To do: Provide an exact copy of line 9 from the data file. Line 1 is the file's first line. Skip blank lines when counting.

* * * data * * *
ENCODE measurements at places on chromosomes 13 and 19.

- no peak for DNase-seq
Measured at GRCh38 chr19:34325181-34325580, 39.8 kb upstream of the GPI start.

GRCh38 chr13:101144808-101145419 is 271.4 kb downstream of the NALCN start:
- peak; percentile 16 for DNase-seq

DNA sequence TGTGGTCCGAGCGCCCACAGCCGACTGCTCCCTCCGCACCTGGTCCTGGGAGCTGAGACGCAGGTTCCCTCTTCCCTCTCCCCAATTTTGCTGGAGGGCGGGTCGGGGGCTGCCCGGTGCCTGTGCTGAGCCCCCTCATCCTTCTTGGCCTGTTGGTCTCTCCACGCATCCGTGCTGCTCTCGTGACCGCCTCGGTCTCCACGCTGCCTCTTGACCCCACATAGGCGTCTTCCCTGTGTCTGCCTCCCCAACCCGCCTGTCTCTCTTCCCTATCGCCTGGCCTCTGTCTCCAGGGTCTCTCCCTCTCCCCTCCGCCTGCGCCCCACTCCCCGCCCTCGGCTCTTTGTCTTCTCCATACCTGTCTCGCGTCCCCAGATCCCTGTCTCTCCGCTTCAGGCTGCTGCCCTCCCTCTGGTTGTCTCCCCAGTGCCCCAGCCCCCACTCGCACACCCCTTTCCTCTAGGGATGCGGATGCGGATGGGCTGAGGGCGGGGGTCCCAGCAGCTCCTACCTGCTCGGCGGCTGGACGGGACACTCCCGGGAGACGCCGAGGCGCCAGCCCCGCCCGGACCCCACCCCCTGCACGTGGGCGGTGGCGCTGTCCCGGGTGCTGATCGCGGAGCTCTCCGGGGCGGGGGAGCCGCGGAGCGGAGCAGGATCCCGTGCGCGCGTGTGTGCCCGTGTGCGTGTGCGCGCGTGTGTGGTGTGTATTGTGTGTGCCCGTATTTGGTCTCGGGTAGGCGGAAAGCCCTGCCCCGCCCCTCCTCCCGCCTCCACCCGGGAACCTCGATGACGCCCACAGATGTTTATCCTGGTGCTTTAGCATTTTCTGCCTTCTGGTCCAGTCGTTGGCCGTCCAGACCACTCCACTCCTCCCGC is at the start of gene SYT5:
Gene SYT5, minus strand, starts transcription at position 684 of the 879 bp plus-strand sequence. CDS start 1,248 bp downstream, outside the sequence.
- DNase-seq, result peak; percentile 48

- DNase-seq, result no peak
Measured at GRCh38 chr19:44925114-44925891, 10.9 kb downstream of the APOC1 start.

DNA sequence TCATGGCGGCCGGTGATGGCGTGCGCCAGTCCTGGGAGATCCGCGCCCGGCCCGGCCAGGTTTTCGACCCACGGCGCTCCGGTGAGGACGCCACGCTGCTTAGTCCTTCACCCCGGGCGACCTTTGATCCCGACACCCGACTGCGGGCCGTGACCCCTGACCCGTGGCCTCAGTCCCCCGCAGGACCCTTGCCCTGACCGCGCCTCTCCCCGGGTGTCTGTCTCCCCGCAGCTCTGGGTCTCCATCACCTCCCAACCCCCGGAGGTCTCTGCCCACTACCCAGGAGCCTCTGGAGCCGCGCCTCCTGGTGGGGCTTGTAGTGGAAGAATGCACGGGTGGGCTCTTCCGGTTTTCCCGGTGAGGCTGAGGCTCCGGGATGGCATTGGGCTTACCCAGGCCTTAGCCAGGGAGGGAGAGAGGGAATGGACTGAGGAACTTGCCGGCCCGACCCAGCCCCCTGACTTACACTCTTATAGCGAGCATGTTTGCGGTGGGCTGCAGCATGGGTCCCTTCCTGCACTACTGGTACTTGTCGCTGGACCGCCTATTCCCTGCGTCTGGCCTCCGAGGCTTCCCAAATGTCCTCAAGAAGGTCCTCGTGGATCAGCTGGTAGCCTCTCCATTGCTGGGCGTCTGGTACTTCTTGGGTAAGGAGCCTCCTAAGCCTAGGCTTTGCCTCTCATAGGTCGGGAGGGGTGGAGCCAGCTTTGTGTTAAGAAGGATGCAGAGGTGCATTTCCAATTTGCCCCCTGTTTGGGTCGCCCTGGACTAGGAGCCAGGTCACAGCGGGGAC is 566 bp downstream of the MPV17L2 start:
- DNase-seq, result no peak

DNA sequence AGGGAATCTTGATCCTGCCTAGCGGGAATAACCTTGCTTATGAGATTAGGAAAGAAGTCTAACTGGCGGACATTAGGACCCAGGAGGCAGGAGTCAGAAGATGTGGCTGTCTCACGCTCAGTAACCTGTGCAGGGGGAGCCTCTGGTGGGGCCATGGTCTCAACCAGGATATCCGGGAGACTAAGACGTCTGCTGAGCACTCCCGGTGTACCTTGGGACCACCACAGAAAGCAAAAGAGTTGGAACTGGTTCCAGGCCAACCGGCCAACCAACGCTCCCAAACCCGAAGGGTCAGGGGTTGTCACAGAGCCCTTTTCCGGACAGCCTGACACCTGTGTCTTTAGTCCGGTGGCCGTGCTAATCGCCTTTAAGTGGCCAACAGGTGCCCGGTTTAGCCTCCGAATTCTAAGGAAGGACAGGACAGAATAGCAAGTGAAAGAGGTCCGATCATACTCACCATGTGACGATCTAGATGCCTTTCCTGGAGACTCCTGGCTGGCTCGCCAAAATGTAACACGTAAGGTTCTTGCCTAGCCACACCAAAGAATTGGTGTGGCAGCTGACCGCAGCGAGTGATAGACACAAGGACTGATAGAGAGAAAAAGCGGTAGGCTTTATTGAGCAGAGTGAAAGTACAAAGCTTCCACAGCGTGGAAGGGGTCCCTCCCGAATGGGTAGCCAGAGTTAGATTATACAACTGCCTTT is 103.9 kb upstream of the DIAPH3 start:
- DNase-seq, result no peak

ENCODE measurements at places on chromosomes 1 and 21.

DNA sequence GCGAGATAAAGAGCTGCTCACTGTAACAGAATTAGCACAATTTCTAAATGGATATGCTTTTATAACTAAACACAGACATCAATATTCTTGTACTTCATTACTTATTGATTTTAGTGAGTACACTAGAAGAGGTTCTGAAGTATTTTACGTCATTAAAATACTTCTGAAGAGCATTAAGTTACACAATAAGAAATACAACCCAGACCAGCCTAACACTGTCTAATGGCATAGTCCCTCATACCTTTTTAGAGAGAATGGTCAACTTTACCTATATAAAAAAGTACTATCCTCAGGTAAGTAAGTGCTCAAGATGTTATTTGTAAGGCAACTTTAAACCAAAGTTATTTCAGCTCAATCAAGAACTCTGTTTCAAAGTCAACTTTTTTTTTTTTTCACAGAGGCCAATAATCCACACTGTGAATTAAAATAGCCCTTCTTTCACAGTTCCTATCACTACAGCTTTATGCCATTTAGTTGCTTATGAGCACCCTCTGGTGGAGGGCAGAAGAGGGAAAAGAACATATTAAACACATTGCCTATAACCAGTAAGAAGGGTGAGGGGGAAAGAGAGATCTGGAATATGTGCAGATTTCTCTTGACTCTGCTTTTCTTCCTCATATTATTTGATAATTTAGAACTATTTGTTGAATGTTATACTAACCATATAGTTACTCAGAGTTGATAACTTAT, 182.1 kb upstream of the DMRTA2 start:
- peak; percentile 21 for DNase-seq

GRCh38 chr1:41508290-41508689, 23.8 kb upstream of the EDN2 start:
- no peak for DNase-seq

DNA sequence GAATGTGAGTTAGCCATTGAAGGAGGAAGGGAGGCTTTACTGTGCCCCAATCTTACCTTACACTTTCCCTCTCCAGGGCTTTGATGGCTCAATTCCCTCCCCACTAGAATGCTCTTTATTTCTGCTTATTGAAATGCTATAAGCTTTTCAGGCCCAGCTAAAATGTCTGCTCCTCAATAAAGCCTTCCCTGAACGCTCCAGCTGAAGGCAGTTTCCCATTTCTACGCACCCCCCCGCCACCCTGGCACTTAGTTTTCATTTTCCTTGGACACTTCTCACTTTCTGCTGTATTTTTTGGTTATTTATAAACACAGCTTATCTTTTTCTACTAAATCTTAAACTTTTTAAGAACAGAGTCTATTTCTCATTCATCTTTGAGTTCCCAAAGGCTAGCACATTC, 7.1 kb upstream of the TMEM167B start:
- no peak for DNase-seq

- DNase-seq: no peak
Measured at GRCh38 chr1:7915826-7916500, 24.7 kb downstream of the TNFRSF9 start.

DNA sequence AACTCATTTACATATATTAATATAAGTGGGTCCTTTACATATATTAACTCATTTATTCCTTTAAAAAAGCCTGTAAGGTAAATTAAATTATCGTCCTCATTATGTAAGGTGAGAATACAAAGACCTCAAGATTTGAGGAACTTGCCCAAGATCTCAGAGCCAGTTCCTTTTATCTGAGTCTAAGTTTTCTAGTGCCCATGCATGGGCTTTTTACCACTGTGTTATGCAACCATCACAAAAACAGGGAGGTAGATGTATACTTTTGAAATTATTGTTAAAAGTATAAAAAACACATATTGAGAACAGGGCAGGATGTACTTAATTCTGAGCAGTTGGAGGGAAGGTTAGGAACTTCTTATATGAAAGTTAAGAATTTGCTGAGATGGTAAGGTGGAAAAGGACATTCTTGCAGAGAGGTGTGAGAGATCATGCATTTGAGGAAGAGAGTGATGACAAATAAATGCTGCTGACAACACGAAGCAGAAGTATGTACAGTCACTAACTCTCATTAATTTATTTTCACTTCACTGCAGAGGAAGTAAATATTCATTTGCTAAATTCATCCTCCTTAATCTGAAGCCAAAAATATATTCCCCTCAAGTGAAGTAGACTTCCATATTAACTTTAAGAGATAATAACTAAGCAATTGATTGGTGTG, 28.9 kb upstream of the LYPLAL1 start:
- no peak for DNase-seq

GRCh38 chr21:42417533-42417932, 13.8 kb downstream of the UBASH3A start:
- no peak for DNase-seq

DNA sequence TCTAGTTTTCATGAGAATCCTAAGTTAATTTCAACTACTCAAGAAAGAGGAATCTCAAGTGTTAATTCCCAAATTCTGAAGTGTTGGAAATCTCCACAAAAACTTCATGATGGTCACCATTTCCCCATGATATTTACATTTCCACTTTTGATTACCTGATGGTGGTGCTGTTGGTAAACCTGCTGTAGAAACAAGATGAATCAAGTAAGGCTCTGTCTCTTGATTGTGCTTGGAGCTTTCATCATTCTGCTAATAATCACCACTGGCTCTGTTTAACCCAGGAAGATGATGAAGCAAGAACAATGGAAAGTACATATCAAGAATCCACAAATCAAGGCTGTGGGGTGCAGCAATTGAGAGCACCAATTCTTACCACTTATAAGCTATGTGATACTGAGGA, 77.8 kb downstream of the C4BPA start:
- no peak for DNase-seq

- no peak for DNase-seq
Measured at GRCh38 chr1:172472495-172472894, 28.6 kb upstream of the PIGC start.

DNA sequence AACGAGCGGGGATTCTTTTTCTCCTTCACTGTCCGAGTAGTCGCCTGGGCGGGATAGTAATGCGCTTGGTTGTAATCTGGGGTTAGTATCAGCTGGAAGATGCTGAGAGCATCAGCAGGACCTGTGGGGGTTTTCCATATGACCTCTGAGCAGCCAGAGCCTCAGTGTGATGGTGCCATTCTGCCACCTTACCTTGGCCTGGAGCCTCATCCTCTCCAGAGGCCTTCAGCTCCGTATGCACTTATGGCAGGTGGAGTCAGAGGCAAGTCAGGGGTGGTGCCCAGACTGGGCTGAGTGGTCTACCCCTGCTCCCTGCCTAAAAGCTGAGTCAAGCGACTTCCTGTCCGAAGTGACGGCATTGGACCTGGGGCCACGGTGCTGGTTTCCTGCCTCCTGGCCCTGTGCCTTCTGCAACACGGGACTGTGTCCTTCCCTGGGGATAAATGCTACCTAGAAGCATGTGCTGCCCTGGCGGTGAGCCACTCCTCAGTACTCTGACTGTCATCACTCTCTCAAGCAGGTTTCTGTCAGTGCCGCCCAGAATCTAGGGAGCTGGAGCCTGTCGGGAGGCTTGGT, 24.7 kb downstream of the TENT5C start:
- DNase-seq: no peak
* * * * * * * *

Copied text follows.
- DNase-seq, result no peak